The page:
|Actual weight*||23.88 ± 11.84||-0.05||0.977||0.000||Significant|
|MUAC predicted weight||23.93 ± 11.76|
|Actual weight*||23.88 ± 11.84||-1.79||0.728||0.000||Significant|
|APLS predicted weight||25.67 ± 11.04|
Table 4: Correlation betwee actual weight and broselow, MUAC and APLS in terms of below normal weight, normal weight and above normal weight.
Table 5 describes the Bland-Altman plot statistics for the Broselow, MUAC and APLS estimated weight compared to actual weights of the patients. The MUAC weight estimation differed from actual weight by -0.05, (95% CI, -4.97 to 4.87), Broselow weight estimation, on average, by 1.73 (95% CI, -11.11 to 15.28) and APLS weight estimation, on average, by -1.78 (95% CI, -18.38 to 14.81). The MUAC got the smallest mean difference and showed the closer range in terms of limit of agreement. A positive average was noted between Broselow and actual weight while negative average bias for MUAC and APLS. The results indicated that Broselow methods was overestimated over actual weight and underestimated for MUAC and APLS method. The better SD bias was shown on MUAC (2.51) followed by Broselow (6.91) and APLS (8.46).
|Methods||Limit of Agreement||Difference between Methods|
|Lower||CL 95%||Upper||CL 95%||Mean Difference||SD Bias|
Table 5: Bland-Altman comparison of broselow, MUAD and APLS predicted weights.
Estimation methods are often based on age (example: APLS formula) or height (Broselow Tape). In the Philippine setting, rapid pediatric weight estimation methods among children 1 to 12 years of age in the emergency setting have not been evaluated. This study included three hundred sixty (360) respondents grouped by thirty based on age group from 1 to 12 years old. The gender of the respondents was equally distributed in all age groups with almost 1:1 ratio and statistically comparable when grouped according to age. BMI classification was also significantly comparable based on age group.
All methods of weight estimation had a strong positive relationship with measured weight (Pearson’s correlation r=0.728-0.977), with the MUAC method having a very strong positive relationship (r=0.977). Subsequently, all of the methods showed statistically significant result thus comparable to actual weight. Generally, the derived weightestimation formula based on mid-arm circumference: weight=(MAC-10) × 3 outperformed the Broselow tape and the APLS age-based formula. In similar study, Carroll found a strong linear correlation of weight with MAC r-value of 0.91 less than the r-value of the present study with r-value of 0.977.
The predictor analysis showed that constant and MUAC were the primary predictors which imply that MUAC method has the strongest independent relationship with the actual weight.
The mean differences of Broselow, MUAC and APLS method compared to actual weight were 1.73, -0.05 and -1.78, respectively. The MUAC got the smallest mean difference followed by Broselow and APLS method. This is similar to study of Cattermole which showed that MUAC is superior to the Broselow tape, subsequently, Broselow tape was better than APLS method .
Weight-estimation tools for emergency situations should be both simple and reliable. Reliability involves both accuracy and precision. Accuracy is a measure of the average deviation of an estimation rule from reality, and reflected by the Bland Altman bias12. Based on Bland-Altman plot analysis (Figure 1), it displayed the difference of means between predicted weights of three methods and actual weight. Figure 1B revealed that MUAC has the smallest SD bias and has consistent variability compared to other methods. This implicates that MUAC has the most accurate estimates of weight compared to the other methods.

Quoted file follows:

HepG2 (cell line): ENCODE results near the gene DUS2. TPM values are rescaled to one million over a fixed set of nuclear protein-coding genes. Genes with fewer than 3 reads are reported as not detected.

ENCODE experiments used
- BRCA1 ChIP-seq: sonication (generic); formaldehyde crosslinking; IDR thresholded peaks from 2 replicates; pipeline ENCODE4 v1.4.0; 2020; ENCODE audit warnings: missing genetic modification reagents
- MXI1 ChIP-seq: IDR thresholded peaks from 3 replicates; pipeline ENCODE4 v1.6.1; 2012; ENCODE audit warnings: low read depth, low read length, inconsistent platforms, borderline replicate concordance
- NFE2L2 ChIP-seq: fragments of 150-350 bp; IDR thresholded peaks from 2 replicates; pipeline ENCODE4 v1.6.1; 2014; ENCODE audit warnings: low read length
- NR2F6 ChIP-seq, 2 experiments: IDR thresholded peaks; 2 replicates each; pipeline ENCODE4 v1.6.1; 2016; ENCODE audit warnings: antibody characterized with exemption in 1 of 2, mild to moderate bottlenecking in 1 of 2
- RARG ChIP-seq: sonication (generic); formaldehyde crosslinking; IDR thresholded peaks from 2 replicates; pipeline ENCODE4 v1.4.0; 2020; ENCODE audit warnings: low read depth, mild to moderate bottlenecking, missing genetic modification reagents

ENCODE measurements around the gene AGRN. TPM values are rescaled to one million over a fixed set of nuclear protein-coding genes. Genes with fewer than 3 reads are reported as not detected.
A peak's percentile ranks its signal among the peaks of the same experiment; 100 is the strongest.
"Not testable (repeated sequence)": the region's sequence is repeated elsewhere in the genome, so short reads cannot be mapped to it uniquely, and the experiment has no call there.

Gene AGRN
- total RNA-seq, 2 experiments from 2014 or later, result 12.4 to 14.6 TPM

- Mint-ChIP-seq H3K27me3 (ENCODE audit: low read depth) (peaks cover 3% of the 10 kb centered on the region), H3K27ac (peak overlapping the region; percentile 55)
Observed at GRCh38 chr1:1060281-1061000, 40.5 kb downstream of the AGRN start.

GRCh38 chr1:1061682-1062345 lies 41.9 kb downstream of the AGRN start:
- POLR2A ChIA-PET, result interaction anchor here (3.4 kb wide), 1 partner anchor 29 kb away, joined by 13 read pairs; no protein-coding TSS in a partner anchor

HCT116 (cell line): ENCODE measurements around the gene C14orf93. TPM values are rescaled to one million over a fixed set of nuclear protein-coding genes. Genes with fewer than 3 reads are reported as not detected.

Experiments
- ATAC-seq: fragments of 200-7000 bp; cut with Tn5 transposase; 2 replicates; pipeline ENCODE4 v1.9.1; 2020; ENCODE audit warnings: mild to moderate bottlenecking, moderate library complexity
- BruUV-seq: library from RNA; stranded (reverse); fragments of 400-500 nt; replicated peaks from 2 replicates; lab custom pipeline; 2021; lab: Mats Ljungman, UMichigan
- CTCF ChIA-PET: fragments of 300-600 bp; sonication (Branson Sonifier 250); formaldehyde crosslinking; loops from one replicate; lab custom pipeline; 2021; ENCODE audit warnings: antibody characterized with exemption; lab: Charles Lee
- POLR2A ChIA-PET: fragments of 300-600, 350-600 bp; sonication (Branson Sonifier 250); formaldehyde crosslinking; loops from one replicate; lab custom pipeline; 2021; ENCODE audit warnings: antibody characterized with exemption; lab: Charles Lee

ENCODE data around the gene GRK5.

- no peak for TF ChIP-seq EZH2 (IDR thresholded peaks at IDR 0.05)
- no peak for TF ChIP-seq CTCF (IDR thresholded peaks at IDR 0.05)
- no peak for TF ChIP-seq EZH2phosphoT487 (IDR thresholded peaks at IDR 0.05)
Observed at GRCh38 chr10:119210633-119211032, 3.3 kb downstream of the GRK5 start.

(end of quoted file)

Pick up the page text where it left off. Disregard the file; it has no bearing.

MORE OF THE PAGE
Precision on the other hand, is a measure of the scatter, and is reflected by the limits of agreement. The limits of agreement of MUAC, Broselow, and APLS were 95% CI, -4.97 to 4.87, 95% CI, -11.11 to 15.28 and 95% CI, -18.38 to 14.81, respectively. The MUAC showed the closer range in terms of limit of agreement which entails that of the three methods; it is the most precise in predicting weight. Generally, the actual weight correlates more strongly with MUAC than with Broselow and APLS predicted weight to children age 1 to 12 years old.
In conclusion, all three of the weight estimation methods have a positive correlation to actual weight and are comparable in predicting weight among Filipino children aged 1 to 12 years old. MUAC proves to have the strongest relationship and correlation to weight as compared to other methods. Based on results stated above, it also proves to be the most accurate and precise in predicting the weight regardless of BMI. This method is not only reliable, but because it only makes use of a measuring tape, it is readily available and easy to use.
This study only included children seen at the Outpatient Department of Pediatrics, at the University of Santo Tomas and is relatively of good health. A population that includes the critically ill may be of significance, as well as including children age 13 years old and above.
The author would like to acknowledge the UST Department of Pediatrics Research Committee for the critical review of this manuscript, the UST Pediatric Residents for the assistance given during the data collection and for Mr. Noel Potenciano for the statistical analysis applied in this study.